The Xometry app works best with JavaScript enabled!
Xometry Logo
CapabilitiesIndustriesResourcesSuppliesBecome a SupplierFind Suppliers
Sign In
Cookie Policy
Xometry stores cookies on your computer to provide more personalized services to you, both on this website and through other media. By using this website, you consent to the cookies we use and our Privacy Policy.
BlogSupplier Shop Tips
CMM inspection and measurement of part QA

How to Select the Best CMM for Your Machine Shop

The accuracy and repeatability of your measurements are as important to your product output as the quality of your actual manufacturing tools.

Team Xometry - Xometry Contributor
By Team Xometry
 4 min read
SIMILAR STORIES
5 Steps to Create and Maintain a Facebook Presence For Your Machine Shop
September 17, 2020
 4 min read
Video: How Will It Grow? Part 2
September 18, 2020
 3 min read
Video: How Will It Grow?
September 17, 2020
 3 min read

Modern manufacturing operations increasingly depend on the performance of Coordinate Measuring Machines (CMM’s). The accuracy and repeatability of your measurements are as important to your product output as the quality of your actual manufacturing tools. There are several criteria to consider when selecting a CMM for your shop to ensure accurate and repeatable measurements:

Measuring Range

A CMM’s measuring range is primarily determined by the physical size of the largest part to be measured. However, the configuration of the part and the inspection routine may require the use of measuring probe extensions or holding fixtures. This may significantly increase the minimum measuring range. As a guideline, the CMM’s X, Y, and Z measuring ranges should be twice the length, width, and height of the largest part to be measured.

Accuracy

Environmental conditions like temperature, floor vibrations, and contaminants (dust, dirt, oil, etc.) can affect a CMM’s measuring accuracy. CMM manufacturers usually specify ideal atmospheric conditions and deviating from these may affect the CMM’s accuracy. To compensate for this, we recommend applying an acceptable ratio of maximum permissible error to tolerance, which represents the maximum error a CMM can have on a measurement compared with the tolerance of the measurement being taken. Ratios typically range from 1:3 to 1:20, with 1:5 and 1:10 being the most common. To maintain a 1:5 ratio the maximum permissible error of the CMM must be 1/5th of a dimension’s tolerance.

Types of CMM

A CMM’s probe arm orientation determines its type. There are five types of CMM:

Bridge

This is the most popular type of CMM. The probe arm is vertical and suspended on a horizontal beam supported by two vertical posts forming a bridge-like structure over the part to be measured.

Cantilever

The probe arm is mounted vertically on a horizontal cantilever which is itself mounted to a rigid structure. The probe arm moves vertically while the cantilever cannot move vertically. Machine rigidity limits the size of the cantilever, so they are primarily used to measure small parts.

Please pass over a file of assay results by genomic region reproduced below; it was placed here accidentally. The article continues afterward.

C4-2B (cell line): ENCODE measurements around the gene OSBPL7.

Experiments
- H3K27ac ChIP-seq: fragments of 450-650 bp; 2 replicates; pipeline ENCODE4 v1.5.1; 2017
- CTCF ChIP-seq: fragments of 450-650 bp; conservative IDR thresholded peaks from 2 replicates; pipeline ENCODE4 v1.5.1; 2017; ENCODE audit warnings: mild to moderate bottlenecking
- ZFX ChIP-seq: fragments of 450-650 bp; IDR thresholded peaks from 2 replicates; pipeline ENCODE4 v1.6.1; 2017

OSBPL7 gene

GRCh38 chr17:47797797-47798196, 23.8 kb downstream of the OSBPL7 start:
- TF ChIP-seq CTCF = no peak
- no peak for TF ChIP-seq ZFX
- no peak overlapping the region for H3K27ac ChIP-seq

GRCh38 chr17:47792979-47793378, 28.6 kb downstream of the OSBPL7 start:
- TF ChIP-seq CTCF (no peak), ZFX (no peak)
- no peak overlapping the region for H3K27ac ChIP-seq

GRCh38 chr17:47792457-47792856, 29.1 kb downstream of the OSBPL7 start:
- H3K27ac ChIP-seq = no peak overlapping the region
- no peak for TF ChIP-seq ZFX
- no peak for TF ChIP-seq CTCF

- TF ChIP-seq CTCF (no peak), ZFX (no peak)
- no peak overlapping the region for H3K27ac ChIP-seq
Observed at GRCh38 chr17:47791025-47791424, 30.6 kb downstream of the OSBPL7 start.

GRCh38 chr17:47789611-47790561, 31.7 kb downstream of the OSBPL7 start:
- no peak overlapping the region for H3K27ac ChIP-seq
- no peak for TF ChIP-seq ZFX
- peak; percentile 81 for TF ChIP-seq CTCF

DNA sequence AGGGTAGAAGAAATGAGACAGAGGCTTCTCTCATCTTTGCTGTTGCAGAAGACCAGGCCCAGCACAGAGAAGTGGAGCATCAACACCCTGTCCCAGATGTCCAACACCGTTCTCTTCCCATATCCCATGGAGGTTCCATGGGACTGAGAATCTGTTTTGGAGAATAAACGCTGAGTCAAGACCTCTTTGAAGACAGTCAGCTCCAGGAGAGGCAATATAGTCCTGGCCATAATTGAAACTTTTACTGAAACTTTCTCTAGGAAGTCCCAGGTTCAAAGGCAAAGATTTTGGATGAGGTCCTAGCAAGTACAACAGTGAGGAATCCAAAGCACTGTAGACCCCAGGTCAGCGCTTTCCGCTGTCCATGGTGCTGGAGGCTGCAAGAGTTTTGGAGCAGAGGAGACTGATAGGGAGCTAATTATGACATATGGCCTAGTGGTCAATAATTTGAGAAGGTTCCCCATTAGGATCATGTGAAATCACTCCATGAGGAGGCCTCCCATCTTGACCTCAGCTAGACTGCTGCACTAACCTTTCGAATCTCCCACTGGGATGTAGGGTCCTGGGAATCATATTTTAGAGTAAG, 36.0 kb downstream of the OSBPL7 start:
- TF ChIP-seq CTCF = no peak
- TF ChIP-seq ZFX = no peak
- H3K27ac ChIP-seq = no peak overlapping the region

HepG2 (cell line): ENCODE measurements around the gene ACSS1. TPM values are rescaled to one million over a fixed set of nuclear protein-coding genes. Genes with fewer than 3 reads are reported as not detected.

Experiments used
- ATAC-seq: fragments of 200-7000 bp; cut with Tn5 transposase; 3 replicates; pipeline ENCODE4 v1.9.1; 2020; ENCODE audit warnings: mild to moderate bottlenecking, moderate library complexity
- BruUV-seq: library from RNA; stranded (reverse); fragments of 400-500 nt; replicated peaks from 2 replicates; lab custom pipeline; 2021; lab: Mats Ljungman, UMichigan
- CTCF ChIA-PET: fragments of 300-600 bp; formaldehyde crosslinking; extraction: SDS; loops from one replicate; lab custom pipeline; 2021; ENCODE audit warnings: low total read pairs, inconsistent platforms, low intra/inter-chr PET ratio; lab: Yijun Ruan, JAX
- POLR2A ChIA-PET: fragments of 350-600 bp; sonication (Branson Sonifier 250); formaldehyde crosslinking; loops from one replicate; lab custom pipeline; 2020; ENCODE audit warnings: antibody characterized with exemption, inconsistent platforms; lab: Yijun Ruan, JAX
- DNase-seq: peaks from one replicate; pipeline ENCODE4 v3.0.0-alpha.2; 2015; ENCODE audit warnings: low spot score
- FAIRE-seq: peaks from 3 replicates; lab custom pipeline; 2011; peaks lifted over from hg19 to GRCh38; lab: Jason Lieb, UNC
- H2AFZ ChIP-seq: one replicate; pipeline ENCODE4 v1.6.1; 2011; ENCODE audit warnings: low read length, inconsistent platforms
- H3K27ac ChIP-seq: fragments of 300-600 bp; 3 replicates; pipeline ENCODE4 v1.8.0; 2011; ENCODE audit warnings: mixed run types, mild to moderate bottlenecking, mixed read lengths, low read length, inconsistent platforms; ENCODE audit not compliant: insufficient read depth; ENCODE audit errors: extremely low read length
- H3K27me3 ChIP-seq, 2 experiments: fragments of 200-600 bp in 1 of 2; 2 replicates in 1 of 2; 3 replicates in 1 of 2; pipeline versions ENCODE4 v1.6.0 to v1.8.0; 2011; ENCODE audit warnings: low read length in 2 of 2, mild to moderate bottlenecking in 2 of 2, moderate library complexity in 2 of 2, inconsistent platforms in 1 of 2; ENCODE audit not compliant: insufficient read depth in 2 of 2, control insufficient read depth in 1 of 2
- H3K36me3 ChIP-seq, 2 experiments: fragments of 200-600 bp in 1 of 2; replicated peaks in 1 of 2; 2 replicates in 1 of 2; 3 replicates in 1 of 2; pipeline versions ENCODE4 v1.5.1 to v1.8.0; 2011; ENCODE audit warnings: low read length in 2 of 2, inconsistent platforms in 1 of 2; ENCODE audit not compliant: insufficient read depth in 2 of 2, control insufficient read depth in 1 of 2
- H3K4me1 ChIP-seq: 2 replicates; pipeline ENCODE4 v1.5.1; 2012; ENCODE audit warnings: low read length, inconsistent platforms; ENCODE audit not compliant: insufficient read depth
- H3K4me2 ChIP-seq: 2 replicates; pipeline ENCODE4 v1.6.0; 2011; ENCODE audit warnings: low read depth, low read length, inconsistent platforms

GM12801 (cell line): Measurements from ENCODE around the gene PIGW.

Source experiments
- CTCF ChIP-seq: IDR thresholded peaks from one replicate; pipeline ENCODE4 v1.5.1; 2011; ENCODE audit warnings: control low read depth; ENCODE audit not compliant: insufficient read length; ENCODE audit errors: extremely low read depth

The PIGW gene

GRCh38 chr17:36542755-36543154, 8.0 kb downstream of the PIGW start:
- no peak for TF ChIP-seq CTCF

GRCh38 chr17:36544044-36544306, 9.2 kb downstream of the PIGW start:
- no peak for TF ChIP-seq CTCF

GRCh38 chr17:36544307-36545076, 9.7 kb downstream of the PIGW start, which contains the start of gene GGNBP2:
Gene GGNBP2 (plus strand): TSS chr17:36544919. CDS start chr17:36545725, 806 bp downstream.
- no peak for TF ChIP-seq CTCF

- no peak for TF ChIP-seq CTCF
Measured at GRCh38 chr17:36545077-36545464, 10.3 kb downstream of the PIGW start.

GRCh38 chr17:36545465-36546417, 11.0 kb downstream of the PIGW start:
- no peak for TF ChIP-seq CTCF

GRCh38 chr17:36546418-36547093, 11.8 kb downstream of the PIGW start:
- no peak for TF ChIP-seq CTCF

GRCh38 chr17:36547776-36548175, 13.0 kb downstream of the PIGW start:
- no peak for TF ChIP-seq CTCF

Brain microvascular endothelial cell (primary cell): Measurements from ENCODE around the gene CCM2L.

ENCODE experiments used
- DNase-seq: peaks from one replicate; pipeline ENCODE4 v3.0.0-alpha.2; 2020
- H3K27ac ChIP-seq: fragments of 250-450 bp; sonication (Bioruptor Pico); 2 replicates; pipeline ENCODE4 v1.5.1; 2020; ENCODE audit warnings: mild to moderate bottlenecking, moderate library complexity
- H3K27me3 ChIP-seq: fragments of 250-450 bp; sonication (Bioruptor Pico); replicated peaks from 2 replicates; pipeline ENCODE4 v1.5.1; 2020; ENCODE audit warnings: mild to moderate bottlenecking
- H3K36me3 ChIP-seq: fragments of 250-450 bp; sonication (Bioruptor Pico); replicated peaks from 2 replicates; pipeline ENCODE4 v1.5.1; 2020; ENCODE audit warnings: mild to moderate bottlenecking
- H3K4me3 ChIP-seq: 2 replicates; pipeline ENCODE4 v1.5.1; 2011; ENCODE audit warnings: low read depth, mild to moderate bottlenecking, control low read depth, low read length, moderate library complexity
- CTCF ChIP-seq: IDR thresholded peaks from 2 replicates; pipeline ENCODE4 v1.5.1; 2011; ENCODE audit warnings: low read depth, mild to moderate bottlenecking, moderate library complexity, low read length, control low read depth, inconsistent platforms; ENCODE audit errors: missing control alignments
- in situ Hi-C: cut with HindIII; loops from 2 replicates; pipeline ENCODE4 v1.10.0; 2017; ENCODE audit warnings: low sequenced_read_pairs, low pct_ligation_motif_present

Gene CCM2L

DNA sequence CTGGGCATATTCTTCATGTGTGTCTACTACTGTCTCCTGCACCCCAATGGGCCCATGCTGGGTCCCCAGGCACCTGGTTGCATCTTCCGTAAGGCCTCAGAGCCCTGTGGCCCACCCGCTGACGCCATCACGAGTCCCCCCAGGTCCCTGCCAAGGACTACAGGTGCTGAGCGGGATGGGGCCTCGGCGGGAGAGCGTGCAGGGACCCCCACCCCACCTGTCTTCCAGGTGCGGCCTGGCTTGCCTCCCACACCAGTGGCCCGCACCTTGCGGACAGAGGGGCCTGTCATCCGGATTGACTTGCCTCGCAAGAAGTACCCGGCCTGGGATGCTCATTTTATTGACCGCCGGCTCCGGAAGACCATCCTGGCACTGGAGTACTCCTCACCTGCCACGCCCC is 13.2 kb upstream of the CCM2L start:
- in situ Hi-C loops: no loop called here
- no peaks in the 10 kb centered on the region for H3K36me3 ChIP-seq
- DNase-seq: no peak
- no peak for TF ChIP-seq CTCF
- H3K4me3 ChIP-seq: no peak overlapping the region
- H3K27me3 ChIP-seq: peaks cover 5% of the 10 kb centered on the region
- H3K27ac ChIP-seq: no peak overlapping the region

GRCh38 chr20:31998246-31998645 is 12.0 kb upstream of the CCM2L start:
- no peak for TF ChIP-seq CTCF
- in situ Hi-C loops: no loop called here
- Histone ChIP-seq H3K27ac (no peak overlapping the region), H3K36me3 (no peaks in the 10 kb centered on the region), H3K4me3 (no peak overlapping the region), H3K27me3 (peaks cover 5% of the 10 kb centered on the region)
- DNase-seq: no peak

Gantry

Gantry CMM’s are similar in construction to bridge-type machines, but are much larger and used to measure very large parts. Vertical support columns of gantry CMM’s are floor-mounted and require substantial foundations specified by the manufacturer to ensure rigidity and accuracy.

Horizontal-Arm

A horizontal-arm CMM looks similar to a cantilever CMM, but with its motions inverted. The probe arm moves horizontally while the entire cantilever moves vertically. Horizontal-arm CMMs are used to measure very large parts such as vehicle bodies.

Articulated-Arm

The articulated-arm CMM has an articulated multi-axis arm that allows the measuring probe to be positioned in many different directions. The articulated-arm CMM is very popular for portable measuring machines.

Types of Probes

The type of probe fitted to a CMM will have as big an effect on the quality of measurement as any other criteria we have discussed so far. Probes are divided into two main categories:

Contact Probes

Contact probes are contained in a probe housing. They consist of a stylus that is attached to a bearing plate which is then connected to a pressure sensor. Contact probes physically touch the part when taking a measurement. These probes can be further classified into two subtypes:

  1. Touch trigger probe - intermittently touches a part to measure individual points.
  2. Analog scanning probe - dragged across a part to measure contoured surfaces.

Non-Contact Probes

Non-contact probes are used where it is not possible for the measuring probe to physically touch parts, such as for very small parts or deformable parts. There are two types of non-contact probe:

  1. Laser probe - uses a laser to triangulate coordinates.
  2. Vision probe - uses a high-definition camera to generate many measurement points for comparison against an electronic model.
Team Xometry - Xometry Contributor
Team Xometry
This article was written by various Xometry contributors. Xometry is a leading resource on manufacturing with CNC machining, sheet metal fabrication, 3D printing, injection molding, urethane casting, and more.

Quick Links

  • Contact Us

  • Help Center

  • Our Story

  • Xometry Go Green

  • Careers

  • Legal

  • Press

  • Refer a Colleague

Locations

  • 7529 Standish Place

    Suite 200

    Derwood, MD 20855

  • 7940 Cessna Avenue
    Gaithersburg, MD 20879
    240-252-1138


  • 7315 Wisconsin Ave
    Suite 300 East
    Bethesda, MD 20814


  • 446 East High Street
    Lexington, KY 40507


  • 11777 San Vicente Blvd
    Suite 747
    Los Angeles, CA 90049


  • 117 Wright Industrial Cove
    Jackson, TN 38301


  • Ada-Lovelace-Str. 9
    85521 Ottobrunn, Germany
    +49 32 22 109 8186
    www.xometry.eu

Xometry Go Green Initiative
2.0M+
LBS OF C02 OFFSET

Xometry
© 2021 Xometry, All Rights Reserved